Germany

According to the Bundersverband Legasthenie und Dyskalkulie:

All children who learn to read and write initially make similar mistakes to varying degrees. However, the problems usually decrease quickly if there is no reading / spelling disorder. Children with LRS (Lese-Rechtschreib-Schwäche – reading and writing deficiency) make the mistakes much more often and the difficulties persist over a longer period of time. Wimmer and Mayringer comment that German children with dyslexia have no reading-accuracy difficulties and are known only for their slow reading speed.

In one report by Dr. Renate Valtin of Humboldt University, Berlin, “Legasthenie (dyslexia) is recognized in Bavaria as an incurable illness”. Dr Valtin argued that the rate of dyslexia varies in Germany from 1.3% in Saxony to 7.2% in Hamburg, and is social class dependent: 43% of dyslexics and 41% of the other poor readers were from poor socio-economic demographics. Only 7% of dyslexics and other poor readers were from wealthy social demographics (compared to 30% of children with the highest reading competence level).

Shockingly, Dr Valtin also reported that German teachers “do not feel responsible for the failure of the pupils (According to PIRLS: Bavaria: 37%, Thüringen: 10%)”. This may be linked with the discovery that dyslexic children in Bavaria develop a fatalistic view of their condition (“Dyslexia comes from the Lord, from God”. “I will stay like this, nothing can be done”).

Most in-depth studies of dyslexia in Germany come from organisations based outside Germany itself. The International Dyslexia Association for instance showed that assuming the definition of dyslexia is based primarily on reading performance and test scores –

“The prevalence rate for dyslexia internationally is highly sensitive to the criteria used for diagnosis of dyslexia. For example, in a large sample of German children, prevalence was between 1.9 to 2.6% when the criteria used was a reading score of 1.5 to 1 standard deviations below the norm AND average performance in at least one other cognitive measure (Moll, Kunze, Neuhoff, Bruder, & Schulte-Körne, 2014). This is consistent with the idea that the prevalence rate is lower for orthographically shallow languages as mentioned above. The German prevalence rate jumps up to a range of 7.1 to 15.6%, however, if only the reading score of 1.5 to 1 standard deviations below the norm is used. Based only on this criterion of reading performance, the prevalence rate of dyslexia in this orthographically shallow language (German) is as high as the rate for a language with a deep orthography (e.g., English)”.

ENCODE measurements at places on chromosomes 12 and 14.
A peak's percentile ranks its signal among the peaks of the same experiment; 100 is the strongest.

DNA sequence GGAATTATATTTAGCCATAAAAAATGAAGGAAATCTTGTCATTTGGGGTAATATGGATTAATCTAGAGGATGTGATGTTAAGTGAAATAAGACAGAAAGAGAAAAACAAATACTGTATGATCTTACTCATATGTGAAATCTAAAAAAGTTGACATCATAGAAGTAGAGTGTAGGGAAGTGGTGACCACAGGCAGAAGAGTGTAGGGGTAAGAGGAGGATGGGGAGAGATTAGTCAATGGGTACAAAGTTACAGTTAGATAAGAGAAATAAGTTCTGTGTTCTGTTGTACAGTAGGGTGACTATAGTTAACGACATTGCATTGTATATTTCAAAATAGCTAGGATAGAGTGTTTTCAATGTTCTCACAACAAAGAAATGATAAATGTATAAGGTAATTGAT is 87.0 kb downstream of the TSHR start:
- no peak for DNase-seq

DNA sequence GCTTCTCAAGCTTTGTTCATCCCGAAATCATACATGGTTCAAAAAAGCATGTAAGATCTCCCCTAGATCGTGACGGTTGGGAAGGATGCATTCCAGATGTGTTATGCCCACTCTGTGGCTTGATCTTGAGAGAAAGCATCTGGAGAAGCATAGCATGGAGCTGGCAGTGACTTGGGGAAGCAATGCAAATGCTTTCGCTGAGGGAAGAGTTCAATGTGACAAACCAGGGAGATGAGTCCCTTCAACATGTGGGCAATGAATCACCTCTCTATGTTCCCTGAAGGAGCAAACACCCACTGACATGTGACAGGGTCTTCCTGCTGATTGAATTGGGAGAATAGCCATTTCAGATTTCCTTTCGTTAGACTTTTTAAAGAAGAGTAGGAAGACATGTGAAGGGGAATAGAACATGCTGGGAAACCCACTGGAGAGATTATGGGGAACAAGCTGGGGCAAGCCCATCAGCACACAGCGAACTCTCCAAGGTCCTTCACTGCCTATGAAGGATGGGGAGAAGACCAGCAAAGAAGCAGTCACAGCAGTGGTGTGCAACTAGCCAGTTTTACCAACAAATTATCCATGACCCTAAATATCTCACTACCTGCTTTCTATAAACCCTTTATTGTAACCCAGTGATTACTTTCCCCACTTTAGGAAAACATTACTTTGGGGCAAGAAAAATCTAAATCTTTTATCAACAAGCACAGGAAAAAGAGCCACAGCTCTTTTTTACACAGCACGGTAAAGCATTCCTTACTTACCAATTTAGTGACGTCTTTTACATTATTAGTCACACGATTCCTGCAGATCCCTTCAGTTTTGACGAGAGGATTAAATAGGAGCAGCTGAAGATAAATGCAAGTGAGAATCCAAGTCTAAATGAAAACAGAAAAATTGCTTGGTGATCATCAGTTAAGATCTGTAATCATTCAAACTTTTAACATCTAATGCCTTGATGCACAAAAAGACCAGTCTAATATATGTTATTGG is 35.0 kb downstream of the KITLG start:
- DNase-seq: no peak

According to the European Dyslexia Charter (2018) from the UK Dyslexia Institute:

“In Germany, more than seven million adults are barely able to read and write. Germany has a population of over 80 million. Of these, about 7.5 million adults between the ages of 18 and 64 are ‘functionally illiterate’ and can barely read and write. But help is available for those affected.”

See for instance:
>>bvl-legasthenie.de/legasthenie/diagnostik.html
>>dyslexiaida.org/the-myths-and-truths-of-dyslexia/
>>eppgroup.eu/sites/default/files/attachments/2018/11/european-dyslexia-charter.pdf
>>dgls.de/wp-content/uploads/2017/01/Valtin-dyslexia-Boston-final.pdf
>>statista.com/statistics/454349/population-by-age-group-germany/
>>researchgate.net/publication/231917625_Characteristics_of_Developmental_Dyslexia_in_a_Regular_Writing_System
>>pubmed.ncbi.nlm.nih.gov/9265873/
>>researchgate.net/publication/238653645_Differences_in_Phonological_Recoding_in_German_and_English-Speaking_Children
>>academia.edu/33651025/The_Galletly_Report_Reading_accuracy_development_difficulties_and_instruction_in_Australia